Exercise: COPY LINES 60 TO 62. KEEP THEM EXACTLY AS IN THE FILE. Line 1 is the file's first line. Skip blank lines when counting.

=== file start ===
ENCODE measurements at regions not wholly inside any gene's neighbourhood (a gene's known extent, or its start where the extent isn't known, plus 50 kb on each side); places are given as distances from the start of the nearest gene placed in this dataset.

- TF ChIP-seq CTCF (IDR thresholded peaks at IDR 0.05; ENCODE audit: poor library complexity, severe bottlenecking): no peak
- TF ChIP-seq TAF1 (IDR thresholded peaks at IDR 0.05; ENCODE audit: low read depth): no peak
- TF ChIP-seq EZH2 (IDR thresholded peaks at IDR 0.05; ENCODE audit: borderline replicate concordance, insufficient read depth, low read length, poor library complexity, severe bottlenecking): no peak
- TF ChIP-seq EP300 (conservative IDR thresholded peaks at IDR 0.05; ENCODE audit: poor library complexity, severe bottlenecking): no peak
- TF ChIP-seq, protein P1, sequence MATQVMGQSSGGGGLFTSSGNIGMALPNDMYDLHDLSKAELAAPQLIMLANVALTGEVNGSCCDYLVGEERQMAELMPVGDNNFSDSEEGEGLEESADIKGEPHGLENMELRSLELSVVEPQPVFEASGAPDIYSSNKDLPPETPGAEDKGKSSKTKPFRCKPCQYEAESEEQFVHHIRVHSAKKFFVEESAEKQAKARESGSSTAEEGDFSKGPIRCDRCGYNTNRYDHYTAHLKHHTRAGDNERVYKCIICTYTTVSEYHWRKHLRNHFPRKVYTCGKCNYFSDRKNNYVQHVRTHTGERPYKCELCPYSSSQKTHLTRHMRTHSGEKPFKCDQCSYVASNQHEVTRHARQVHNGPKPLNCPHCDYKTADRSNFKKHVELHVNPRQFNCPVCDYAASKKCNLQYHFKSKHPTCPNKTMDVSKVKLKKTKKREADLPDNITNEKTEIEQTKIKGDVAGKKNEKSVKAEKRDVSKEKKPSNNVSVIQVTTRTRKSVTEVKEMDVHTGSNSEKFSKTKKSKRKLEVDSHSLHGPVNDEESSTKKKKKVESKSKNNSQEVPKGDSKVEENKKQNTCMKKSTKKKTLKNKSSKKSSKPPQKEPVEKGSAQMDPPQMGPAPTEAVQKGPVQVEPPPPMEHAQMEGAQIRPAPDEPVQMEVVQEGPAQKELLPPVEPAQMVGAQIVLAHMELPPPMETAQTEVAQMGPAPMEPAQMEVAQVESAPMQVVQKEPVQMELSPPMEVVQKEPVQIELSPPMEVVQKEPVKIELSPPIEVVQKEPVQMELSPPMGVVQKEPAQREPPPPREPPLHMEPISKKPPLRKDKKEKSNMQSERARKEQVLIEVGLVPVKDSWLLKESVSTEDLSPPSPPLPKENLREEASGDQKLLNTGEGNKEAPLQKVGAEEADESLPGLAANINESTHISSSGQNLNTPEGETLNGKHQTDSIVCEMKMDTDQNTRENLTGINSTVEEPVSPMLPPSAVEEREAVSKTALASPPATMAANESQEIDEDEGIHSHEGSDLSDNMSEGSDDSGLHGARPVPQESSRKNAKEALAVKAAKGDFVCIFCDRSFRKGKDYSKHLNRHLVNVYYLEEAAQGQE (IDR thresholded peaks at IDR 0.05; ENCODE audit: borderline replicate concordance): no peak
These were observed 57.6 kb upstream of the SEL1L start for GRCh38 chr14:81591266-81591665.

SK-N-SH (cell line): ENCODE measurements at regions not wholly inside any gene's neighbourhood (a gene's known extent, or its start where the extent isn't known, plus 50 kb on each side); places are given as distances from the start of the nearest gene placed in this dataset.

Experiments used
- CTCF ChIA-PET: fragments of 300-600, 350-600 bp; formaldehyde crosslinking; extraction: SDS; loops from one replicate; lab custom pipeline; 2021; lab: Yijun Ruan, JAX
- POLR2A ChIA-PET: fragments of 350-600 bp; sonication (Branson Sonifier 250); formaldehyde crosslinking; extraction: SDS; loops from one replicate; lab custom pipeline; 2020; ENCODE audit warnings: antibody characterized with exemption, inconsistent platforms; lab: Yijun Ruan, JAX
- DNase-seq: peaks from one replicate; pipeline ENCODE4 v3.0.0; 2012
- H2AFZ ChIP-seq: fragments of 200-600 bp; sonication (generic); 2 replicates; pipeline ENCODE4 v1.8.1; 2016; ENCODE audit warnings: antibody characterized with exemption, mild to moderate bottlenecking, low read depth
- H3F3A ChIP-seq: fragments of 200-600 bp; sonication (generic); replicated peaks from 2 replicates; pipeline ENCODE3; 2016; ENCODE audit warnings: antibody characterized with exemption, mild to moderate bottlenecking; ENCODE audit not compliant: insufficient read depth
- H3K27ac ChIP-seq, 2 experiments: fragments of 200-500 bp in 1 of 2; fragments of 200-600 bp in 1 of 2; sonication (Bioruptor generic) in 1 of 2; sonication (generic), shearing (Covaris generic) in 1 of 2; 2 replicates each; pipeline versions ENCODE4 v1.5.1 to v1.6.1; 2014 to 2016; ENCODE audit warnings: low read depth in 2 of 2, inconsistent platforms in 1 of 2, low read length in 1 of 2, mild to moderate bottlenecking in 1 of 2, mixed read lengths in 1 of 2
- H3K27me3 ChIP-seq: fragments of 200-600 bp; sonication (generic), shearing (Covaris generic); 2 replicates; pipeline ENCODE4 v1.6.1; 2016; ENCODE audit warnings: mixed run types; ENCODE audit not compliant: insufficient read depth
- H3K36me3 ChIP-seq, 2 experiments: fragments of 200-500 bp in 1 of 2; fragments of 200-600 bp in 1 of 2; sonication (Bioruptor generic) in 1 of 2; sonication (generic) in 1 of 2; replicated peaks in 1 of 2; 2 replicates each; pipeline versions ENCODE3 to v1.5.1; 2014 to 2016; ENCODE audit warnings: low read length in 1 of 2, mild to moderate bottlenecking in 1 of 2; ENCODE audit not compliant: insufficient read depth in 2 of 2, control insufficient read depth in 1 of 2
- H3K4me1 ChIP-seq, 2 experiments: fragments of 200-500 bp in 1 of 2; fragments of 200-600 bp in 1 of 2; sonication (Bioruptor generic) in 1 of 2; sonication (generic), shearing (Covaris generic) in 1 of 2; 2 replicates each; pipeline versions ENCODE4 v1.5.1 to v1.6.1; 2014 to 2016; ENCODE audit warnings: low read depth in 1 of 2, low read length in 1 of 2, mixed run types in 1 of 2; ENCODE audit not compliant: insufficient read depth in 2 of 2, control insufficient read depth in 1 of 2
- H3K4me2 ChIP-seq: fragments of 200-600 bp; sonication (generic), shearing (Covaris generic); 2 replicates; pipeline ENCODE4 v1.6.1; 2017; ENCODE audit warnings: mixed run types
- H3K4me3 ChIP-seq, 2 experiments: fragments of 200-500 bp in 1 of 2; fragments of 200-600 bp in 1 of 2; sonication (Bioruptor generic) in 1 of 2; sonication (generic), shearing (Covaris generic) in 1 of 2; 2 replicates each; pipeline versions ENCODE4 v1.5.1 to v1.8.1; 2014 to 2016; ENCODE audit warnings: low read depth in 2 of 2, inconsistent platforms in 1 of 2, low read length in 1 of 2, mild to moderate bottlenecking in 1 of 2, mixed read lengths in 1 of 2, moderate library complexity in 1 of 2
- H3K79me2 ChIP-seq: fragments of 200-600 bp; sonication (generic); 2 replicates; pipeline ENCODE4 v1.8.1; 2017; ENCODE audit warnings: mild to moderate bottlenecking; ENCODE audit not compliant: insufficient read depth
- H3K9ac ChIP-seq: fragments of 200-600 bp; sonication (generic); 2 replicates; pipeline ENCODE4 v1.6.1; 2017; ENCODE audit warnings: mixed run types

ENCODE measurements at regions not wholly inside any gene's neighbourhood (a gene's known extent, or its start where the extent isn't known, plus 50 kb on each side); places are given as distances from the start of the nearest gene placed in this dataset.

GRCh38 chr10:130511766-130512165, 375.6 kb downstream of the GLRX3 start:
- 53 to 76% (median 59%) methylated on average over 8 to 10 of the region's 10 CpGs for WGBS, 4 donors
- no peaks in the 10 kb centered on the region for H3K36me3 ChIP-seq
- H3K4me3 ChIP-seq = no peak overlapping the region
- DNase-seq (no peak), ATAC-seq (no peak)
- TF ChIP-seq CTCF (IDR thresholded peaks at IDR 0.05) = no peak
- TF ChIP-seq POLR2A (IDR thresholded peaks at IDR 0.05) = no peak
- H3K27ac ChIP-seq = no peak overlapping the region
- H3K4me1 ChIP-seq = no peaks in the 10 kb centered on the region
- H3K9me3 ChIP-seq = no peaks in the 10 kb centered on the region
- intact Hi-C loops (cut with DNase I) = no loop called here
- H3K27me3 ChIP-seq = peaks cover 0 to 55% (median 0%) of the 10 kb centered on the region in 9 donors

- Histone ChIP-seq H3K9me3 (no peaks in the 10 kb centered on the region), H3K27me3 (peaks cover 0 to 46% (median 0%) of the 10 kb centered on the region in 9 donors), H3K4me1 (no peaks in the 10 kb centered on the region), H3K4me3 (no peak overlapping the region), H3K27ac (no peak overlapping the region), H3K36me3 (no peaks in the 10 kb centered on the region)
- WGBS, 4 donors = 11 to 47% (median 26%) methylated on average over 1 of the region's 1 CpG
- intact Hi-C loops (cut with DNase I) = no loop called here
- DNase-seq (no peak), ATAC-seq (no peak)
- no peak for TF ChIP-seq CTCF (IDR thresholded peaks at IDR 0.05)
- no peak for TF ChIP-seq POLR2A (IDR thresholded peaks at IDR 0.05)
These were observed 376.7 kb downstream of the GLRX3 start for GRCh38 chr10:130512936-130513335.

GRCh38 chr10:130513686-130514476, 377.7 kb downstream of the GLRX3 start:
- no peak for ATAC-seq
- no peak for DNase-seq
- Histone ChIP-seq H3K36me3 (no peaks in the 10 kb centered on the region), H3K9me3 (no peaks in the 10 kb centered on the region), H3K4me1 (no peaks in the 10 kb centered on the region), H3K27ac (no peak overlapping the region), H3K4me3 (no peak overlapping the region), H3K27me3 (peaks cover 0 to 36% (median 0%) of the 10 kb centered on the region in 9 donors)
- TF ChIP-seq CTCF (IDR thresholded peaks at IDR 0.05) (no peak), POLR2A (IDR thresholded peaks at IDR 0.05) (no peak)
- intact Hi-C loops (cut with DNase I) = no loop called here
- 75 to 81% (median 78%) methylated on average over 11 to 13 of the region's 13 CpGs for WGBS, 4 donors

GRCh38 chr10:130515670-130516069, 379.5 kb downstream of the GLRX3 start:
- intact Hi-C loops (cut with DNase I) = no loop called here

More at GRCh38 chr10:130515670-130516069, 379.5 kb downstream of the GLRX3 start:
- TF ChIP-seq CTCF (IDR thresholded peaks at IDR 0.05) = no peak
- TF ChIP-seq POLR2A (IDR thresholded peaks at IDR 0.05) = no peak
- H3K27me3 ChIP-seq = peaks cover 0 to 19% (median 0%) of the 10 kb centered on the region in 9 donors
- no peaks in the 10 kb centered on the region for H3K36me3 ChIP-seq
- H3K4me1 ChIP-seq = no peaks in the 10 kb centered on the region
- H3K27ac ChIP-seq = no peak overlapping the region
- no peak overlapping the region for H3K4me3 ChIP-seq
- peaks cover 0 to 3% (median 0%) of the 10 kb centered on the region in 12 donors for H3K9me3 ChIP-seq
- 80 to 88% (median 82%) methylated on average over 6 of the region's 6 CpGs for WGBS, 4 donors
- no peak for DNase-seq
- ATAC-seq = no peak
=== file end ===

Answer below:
- peaks cover 0 to 3% (median 0%) of the 10 kb centered on the region in 12 donors for H3K9me3 ChIP-seq
- 80 to 88% (median 82%) methylated on average over 6 of the region's 6 CpGs for WGBS, 4 donors
- no peak for DNase-seq